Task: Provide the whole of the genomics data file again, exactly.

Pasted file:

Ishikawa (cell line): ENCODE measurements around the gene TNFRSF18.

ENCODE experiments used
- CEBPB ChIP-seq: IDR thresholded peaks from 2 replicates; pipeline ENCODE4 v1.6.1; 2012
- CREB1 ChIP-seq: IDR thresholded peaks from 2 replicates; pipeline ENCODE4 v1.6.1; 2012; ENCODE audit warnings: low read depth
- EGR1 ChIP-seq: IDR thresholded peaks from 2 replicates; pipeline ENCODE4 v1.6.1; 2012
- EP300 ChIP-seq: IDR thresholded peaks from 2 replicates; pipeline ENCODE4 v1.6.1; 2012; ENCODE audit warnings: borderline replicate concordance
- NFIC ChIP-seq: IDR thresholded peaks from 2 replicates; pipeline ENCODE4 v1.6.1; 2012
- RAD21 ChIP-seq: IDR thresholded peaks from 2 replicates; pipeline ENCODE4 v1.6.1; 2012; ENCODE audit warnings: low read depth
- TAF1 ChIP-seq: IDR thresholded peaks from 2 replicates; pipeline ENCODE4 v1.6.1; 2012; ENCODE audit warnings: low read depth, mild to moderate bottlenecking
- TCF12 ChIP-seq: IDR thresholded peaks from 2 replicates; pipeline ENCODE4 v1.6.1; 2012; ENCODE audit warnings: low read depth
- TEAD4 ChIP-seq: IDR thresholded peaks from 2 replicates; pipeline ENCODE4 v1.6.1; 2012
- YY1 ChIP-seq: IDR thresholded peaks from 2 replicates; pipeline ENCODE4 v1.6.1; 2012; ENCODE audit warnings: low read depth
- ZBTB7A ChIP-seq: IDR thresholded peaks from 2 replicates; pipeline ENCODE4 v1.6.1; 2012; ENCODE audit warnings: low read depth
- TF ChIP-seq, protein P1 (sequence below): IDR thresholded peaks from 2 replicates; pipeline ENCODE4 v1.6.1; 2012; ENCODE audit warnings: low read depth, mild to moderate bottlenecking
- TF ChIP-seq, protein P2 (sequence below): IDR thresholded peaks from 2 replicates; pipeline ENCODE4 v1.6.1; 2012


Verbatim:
Ishikawa (cell line): ENCODE measurements around the gene TNFRSF18.

ENCODE experiments used
- CEBPB ChIP-seq: IDR thresholded peaks from 2 replicates; pipeline ENCODE4 v1.6.1; 2012
- CREB1 ChIP-seq: IDR thresholded peaks from 2 replicates; pipeline ENCODE4 v1.6.1; 2012; ENCODE audit warnings: low read depth
- EGR1 ChIP-seq: IDR thresholded peaks from 2 replicates; pipeline ENCODE4 v1.6.1; 2012
- EP300 ChIP-seq: IDR thresholded peaks from 2 replicates; pipeline ENCODE4 v1.6.1; 2012; ENCODE audit warnings: borderline replicate concordance
- NFIC ChIP-seq: IDR thresholded peaks from 2 replicates; pipeline ENCODE4 v1.6.1; 2012
- RAD21 ChIP-seq: IDR thresholded peaks from 2 replicates; pipeline ENCODE4 v1.6.1; 2012; ENCODE audit warnings: low read depth
- TAF1 ChIP-seq: IDR thresholded peaks from 2 replicates; pipeline ENCODE4 v1.6.1; 2012; ENCODE audit warnings: low read depth, mild to moderate bottlenecking
- TCF12 ChIP-seq: IDR thresholded peaks from 2 replicates; pipeline ENCODE4 v1.6.1; 2012; ENCODE audit warnings: low read depth
- TEAD4 ChIP-seq: IDR thresholded peaks from 2 replicates; pipeline ENCODE4 v1.6.1; 2012
- YY1 ChIP-seq: IDR thresholded peaks from 2 replicates; pipeline ENCODE4 v1.6.1; 2012; ENCODE audit warnings: low read depth
- ZBTB7A ChIP-seq: IDR thresholded peaks from 2 replicates; pipeline ENCODE4 v1.6.1; 2012; ENCODE audit warnings: low read depth
- TF ChIP-seq, protein P1 (sequence below): IDR thresholded peaks from 2 replicates; pipeline ENCODE4 v1.6.1; 2012; ENCODE audit warnings: low read depth, mild to moderate bottlenecking
- TF ChIP-seq, protein P2 (sequence below): IDR thresholded peaks from 2 replicates; pipeline ENCODE4 v1.6.1; 2012